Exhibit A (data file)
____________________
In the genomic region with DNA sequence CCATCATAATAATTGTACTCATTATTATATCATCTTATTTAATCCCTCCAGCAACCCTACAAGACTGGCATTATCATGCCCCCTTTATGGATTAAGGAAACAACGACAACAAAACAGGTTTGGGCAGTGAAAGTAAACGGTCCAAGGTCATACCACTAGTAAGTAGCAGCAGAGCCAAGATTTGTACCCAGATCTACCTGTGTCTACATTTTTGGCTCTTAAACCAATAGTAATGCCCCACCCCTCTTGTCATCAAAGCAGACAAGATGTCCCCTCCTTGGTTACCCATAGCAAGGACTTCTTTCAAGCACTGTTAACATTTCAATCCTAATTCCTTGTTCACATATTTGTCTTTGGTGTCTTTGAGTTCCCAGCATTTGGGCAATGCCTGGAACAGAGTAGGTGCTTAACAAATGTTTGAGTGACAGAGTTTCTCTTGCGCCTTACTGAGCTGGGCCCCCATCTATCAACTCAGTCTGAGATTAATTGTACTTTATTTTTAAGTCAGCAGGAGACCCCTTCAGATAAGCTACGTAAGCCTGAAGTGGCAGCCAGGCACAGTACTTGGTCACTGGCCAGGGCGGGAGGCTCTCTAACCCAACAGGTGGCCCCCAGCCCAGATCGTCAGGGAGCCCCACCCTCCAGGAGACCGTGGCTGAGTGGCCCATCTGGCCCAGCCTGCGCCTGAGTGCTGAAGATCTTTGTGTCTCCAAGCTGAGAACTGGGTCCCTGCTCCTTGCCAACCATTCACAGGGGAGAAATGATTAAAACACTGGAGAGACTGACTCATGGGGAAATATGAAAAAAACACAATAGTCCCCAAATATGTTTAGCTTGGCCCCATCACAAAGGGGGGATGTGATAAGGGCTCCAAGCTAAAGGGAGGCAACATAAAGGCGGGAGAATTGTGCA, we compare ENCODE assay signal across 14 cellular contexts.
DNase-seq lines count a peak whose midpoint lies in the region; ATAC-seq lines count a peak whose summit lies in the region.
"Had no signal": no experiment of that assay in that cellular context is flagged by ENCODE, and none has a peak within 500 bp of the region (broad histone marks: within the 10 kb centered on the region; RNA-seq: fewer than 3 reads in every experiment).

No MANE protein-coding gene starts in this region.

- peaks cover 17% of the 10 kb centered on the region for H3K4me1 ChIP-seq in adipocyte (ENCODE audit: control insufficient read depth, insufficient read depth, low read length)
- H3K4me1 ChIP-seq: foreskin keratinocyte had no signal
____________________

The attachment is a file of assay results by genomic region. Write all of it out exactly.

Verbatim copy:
In the genomic region with DNA sequence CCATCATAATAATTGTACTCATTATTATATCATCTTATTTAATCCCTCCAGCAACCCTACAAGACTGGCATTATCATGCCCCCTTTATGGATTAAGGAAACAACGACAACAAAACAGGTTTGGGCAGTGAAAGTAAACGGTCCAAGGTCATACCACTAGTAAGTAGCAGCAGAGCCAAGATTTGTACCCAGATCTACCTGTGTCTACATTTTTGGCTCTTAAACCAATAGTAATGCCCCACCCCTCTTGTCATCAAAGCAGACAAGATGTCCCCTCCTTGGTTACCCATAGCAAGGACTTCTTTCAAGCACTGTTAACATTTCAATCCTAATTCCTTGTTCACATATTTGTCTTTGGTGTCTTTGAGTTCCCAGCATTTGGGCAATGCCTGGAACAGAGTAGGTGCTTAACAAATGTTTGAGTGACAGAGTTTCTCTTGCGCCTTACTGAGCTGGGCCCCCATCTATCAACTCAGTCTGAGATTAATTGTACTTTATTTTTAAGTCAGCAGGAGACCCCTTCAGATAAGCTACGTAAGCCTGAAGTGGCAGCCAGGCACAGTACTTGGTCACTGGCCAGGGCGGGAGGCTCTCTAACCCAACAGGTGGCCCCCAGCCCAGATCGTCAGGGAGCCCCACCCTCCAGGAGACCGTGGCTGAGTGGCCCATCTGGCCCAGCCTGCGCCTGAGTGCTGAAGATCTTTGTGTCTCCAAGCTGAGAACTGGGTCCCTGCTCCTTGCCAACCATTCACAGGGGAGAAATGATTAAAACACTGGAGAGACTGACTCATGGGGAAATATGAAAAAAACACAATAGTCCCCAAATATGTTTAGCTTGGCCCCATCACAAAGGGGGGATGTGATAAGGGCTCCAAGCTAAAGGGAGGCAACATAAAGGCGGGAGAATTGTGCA, we compare ENCODE assay signal across 14 cellular contexts.
DNase-seq lines count a peak whose midpoint lies in the region; ATAC-seq lines count a peak whose summit lies in the region.
"Had no signal": no experiment of that assay in that cellular context is flagged by ENCODE, and none has a peak within 500 bp of the region (broad histone marks: within the 10 kb centered on the region; RNA-seq: fewer than 3 reads in every experiment).

No MANE protein-coding gene starts in this region.

- peaks cover 17% of the 10 kb centered on the region for H3K4me1 ChIP-seq in adipocyte (ENCODE audit: control insufficient read depth, insufficient read depth, low read length)
- H3K4me1 ChIP-seq: foreskin keratinocyte had no signal